Easy A

This movie Easy-A-Emmais smart and fun but the very first thing it asks of us as an audience – to believe that Emma Stone is a forgettable, undateable nonentity – is an outright lie. I’m sick and tired of movies asking us to ignore the very thing they’re relying on to sell us tickets: the smokin hotness of its star.

Why are we constantly asked to think of a gorgeous woman as an ugly duckling? How dumb does Hollywood think we are? That we somehow won’t see through the ponytail and glasses, or even some simple clumsiness, to see makeover-shes-all-thatthat it was FHM’s sexiest woman all along? A Hollywood script may occasionally call for plain jane, but no producer has ever hired one. Solution? Take a super model, put her hair in a bun, and dress her in paint-splattered overalls. Done.

Nonwallflower Emma Stone plays a virginal Olive, a high school student with an altruistic streak – to help certain male students out, she pretends to slut it up with them, dinging her own spotless reputation, in exchange for mere gift cards. For some reason, though she’s lovely and sassy and genuine, only the audience seems to know this. Even easyA2her best friend deserts her as here little scheme begins to snowball. Although modernly narrated in the form of a webcast, this movie constantly references great(er) teenage movies of the past. Though less angsty, there is a great debt to John Hughes here. And I don’t doubt that despite the high school setting, this movie in many ways is marketed towards the 30-somethings who will get those references. Olive, after all, wise beyond her years – precocious in every way but sexually.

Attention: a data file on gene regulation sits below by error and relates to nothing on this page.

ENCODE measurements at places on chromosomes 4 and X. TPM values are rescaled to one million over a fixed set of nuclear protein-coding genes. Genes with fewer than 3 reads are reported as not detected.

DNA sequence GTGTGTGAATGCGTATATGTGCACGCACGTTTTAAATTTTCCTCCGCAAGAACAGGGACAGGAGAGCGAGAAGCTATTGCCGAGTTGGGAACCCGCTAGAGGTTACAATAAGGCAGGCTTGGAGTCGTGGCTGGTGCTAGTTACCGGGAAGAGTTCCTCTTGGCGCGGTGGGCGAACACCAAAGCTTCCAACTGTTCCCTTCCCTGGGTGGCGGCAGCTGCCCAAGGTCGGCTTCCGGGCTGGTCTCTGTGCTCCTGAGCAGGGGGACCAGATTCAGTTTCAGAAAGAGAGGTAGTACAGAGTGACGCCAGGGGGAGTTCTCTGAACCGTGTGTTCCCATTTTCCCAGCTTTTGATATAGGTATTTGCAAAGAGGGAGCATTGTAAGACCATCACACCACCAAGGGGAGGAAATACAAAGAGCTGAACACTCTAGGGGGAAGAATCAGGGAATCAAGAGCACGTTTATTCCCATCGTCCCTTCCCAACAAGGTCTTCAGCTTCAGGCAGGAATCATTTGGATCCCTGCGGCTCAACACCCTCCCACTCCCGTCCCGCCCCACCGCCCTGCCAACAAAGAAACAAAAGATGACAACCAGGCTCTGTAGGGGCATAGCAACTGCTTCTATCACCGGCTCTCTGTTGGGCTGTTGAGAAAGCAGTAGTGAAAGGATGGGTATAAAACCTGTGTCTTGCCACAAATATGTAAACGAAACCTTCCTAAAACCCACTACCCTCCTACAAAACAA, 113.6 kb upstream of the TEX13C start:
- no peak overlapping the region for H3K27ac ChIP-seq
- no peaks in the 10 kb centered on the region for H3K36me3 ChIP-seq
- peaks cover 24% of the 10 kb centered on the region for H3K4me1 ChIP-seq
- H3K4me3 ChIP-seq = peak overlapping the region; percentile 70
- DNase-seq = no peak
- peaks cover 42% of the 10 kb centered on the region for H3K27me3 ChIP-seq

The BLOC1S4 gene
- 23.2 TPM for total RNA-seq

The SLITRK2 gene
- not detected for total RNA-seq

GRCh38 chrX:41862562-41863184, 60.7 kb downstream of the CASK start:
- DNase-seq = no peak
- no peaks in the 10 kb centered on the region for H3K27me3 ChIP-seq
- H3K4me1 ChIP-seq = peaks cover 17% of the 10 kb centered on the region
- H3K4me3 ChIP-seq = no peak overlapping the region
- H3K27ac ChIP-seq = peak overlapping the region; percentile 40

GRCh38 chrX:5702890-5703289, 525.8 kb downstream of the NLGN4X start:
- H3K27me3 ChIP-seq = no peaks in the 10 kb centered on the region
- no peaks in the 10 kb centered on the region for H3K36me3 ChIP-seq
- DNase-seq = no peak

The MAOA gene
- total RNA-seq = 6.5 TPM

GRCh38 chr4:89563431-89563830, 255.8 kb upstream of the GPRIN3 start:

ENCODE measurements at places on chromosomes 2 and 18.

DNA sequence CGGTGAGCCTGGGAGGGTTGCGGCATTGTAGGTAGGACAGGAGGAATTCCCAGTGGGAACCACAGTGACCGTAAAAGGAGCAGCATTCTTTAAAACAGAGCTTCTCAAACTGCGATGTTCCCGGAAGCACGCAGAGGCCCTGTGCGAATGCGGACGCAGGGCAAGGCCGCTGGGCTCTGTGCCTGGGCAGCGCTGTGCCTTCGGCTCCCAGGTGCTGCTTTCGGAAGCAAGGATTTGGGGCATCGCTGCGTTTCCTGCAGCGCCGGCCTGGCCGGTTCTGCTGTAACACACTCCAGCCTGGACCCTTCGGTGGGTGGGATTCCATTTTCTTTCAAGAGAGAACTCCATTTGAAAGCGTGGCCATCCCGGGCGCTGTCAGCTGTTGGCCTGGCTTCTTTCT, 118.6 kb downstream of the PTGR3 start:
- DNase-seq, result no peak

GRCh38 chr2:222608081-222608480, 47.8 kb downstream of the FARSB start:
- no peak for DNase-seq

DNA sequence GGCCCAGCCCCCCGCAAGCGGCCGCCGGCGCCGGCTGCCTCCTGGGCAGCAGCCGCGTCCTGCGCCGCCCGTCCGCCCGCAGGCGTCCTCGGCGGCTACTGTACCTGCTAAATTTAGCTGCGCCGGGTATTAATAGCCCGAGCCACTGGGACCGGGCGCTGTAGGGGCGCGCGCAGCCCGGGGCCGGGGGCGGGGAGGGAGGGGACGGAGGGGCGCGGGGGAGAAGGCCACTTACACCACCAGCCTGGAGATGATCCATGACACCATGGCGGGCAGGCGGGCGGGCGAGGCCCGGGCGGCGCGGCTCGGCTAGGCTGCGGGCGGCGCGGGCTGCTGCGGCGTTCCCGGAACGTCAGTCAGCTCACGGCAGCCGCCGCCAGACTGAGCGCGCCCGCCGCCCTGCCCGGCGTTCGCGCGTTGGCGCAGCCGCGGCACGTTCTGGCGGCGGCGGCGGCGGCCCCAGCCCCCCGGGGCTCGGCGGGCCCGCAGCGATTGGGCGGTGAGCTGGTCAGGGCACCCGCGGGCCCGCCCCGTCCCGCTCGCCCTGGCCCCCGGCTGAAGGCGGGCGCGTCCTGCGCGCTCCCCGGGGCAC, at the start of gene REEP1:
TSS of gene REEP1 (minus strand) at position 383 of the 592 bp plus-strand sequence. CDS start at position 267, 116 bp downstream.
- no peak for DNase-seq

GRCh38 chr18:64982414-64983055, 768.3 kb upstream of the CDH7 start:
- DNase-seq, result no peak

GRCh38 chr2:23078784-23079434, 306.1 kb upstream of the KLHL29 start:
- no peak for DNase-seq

Actually, the most interesting people in Olive’s world are the adults. On the rewatch, I’ve realized that my favourite bits of this movie are her parents, played by the absolutely brilliant Stanley Tucci and Patricia Clarkson. It’s almost shocking, amid all the seediness, to see Olive have such happy, healthy parents who clearly cherish and adore her. Her family life looms large, a real tribute to Olive’s generational tendency to have parents tumblr_mgami5KnuX1r60h6bo5_250who are also friends. Especially convincing is the mother-daughter relationship where Clarkson sparkles as the honest, post-hippie parent. Every moment they are on-screen is preposterous and tongue-in-cheekily indulgent. It’s easy to see where Olive gets her cleverness and self-assuredness. If all high schoolers were as grounded as Olive seems, movies like this wouldn’t have an audience to go see it.

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7 thoughts on “Easy A

  1. Wendell

    I really enjoyed this movie because it is funny and smart. However, my big beef with it is basically the same as you. Emma Stone is too old and too confident for the role. On top of that, Ally Michalka playing her bestie, and the girl who just can’t get a boyfriend is a ridiculous notion. As I wrote in my own review: